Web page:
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- by mshessle Jan 9, '12I am currently in Tennessee and my boyfriend of 4 years is in Georgia. We have each been applying to jobs in each others city in hopes of being together now that I have finished nursing school. After a few months of no luck finding a job near him, I took a position in a level II nicu and have just completed my first week of orientation. So far, I really like it. Today I received a call about interviews for few different health department jobs in the area of GA he lives. Should I interview? Any public health nurses out there have any opinions?
- Jan 9, '12 by EMR*LPNCongratulations on getting your current job! NICU is a very difficult specialty to find a job in, therefore, you shouldn't give up that job just to interview with other "prospective employers". Find out what the health dept jobs entail, then make an informed decision. Good luck!
- Jan 10, '12 by AZMOMO2leave nicu for public health? that is such a sought after position and as a new grad to get that is awesome! congrats! for your career critical care experience is the holy grail. if you like it, there is not much to decide.
long distance relationships are tough, but you want to consider that the new grad market is crazy hard to get a great position at a hospital, but an experienced nurse in a specialty like your current one, will most likely have her pick of jobs in either location, 18 months or so from now.
public health consists of working usually with the under served population with...
public health nurses might conduct home visits to determine clients' needs. they complete physical assessments and conduct interviews to determine clients' current and past health problems. tasks might include obtaining blood pressure, temperature, measurements and other data, and developing information on health history, diet history and family health status. they use their nursing skills to develop, implement and evaluate individualized plans of care. these nurses can administer immunizations and medications, educate clients on potential side effects, administer urine pregnancy tests and interpret lab reports. public health nurses also might contact local health providers and community agencies to make referrals.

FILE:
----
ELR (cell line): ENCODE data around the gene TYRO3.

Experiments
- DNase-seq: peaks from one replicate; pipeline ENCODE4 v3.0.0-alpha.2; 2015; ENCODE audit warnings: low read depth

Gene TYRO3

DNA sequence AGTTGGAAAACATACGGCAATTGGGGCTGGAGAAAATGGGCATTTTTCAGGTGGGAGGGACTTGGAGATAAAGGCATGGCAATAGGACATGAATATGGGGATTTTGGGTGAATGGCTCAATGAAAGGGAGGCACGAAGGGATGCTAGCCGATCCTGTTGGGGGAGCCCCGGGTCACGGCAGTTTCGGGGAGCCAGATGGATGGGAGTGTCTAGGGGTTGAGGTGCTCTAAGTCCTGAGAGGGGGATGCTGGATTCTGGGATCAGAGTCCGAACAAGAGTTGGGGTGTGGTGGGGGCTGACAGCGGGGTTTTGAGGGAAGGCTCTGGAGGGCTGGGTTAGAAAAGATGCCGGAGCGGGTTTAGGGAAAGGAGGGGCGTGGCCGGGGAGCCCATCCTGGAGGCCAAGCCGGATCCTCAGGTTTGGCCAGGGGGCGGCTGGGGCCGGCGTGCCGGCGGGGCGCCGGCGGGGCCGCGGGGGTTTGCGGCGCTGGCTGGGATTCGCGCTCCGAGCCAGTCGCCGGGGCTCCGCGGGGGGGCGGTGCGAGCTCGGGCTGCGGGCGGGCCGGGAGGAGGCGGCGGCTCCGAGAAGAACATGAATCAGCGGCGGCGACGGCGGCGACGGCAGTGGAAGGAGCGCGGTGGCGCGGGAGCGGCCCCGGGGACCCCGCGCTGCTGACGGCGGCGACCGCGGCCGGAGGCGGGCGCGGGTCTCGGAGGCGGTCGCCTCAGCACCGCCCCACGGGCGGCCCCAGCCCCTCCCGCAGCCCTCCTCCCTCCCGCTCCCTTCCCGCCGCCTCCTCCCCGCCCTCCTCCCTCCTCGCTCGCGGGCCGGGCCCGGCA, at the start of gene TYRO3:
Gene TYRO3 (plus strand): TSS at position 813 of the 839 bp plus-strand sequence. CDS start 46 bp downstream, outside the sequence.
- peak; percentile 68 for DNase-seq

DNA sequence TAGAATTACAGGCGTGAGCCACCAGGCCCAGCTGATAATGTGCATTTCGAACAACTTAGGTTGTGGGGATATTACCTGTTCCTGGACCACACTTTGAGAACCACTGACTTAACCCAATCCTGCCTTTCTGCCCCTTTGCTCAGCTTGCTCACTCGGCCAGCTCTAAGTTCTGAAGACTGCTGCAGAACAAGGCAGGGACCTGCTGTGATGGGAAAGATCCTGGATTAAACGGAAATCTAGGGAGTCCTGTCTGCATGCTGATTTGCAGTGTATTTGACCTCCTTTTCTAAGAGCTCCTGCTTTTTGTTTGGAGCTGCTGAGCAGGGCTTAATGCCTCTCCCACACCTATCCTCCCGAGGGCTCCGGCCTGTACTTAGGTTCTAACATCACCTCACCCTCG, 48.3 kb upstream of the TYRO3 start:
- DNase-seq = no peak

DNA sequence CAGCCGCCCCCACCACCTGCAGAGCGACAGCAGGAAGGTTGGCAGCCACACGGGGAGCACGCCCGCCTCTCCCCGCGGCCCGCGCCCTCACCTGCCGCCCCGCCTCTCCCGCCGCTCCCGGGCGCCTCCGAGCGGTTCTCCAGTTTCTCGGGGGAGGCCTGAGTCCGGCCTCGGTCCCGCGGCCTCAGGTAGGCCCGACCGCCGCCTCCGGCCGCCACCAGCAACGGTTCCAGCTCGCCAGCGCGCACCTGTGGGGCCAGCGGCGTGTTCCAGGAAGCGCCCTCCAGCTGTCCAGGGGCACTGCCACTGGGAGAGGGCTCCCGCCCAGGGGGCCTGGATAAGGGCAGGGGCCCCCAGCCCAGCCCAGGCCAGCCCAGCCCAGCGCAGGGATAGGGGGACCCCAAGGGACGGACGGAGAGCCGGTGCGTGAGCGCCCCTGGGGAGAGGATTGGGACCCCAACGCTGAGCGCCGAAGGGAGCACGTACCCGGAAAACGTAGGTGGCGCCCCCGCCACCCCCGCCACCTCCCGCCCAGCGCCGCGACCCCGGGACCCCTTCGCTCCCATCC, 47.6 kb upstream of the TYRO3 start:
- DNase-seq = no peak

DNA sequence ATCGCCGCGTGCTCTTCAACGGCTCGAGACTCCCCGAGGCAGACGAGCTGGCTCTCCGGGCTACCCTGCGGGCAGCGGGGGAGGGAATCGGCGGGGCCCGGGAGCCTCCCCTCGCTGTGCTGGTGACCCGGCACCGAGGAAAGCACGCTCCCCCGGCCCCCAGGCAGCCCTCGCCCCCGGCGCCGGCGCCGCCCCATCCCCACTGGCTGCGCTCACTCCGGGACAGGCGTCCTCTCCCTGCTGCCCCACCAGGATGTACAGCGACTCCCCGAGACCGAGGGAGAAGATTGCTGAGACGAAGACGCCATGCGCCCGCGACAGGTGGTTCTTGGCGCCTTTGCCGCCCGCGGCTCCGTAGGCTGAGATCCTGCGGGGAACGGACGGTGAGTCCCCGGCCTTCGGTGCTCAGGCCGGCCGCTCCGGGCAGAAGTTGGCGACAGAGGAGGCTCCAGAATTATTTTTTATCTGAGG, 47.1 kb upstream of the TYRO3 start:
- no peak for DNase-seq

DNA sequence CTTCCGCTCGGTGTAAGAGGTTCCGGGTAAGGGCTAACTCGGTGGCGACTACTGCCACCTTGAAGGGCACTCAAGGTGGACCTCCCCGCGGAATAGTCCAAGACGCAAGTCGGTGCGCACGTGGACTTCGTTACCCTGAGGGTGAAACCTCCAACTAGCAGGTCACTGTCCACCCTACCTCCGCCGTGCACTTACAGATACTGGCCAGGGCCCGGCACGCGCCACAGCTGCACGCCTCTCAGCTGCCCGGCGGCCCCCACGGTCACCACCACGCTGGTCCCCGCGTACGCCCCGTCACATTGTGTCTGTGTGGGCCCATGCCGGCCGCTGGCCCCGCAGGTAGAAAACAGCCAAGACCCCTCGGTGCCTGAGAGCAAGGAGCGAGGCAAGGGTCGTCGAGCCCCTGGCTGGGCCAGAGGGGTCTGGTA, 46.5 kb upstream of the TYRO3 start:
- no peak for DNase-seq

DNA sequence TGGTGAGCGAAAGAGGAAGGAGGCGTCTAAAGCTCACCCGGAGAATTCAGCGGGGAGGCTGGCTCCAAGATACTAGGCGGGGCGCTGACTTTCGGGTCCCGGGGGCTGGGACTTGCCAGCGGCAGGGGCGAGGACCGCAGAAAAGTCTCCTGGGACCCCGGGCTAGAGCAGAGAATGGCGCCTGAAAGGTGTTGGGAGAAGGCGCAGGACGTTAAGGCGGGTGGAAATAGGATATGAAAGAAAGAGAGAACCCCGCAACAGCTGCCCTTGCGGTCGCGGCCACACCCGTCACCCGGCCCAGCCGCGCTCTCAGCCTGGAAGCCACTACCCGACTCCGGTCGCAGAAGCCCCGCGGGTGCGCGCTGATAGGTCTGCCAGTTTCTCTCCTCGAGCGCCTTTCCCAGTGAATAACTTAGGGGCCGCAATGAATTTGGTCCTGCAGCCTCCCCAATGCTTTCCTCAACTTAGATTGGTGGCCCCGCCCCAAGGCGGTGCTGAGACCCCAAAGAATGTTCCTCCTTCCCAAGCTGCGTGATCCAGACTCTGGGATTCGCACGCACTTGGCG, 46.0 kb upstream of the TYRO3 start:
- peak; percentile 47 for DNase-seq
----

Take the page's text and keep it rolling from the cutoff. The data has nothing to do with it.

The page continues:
read more: job description of a public health nurse | ehow.com job description of a public health nurse | ehow.com
- Jan 10, '12 by SCSTxRNIf you LOVE nicu, public health department is probably not going to be your thing. It's just a different dynamic of care / people / etc... pregnancy tests, immunizations, and STD clinics vs. babies fighting for their lives and their accompanying families.
It's also generally ALOT less money.
- Jan 10, '12 by NickiLaughsSince you scored a NICU job and like it so much...I'd stay.
However, in my experience most government jobs, which Public Health usually is, can take a while to actually get the job.
So here's what I would do....
I'd go ahead and schedule the interview.
In the event you finish your orientation and don't like it, and it may be anything from getting called off frequently or it not being what you thought it would be after completing orientation, you would have a potential "back up."
Just an idea.
- Jan 10, '12 by stephenfnielsenThis is an economy where no one's job is safe. That being said, it's a lot easier to close the pubic health clinic for a furlough day each week than it is to close the NICU for a day each week. The nature of the beast is that clinicians everywhere are going to be asked to do more with less, but public health is perennially on the chopping block.
However, you're a nurse! So do what you want! Not a lot of other new grads get that luxury right now.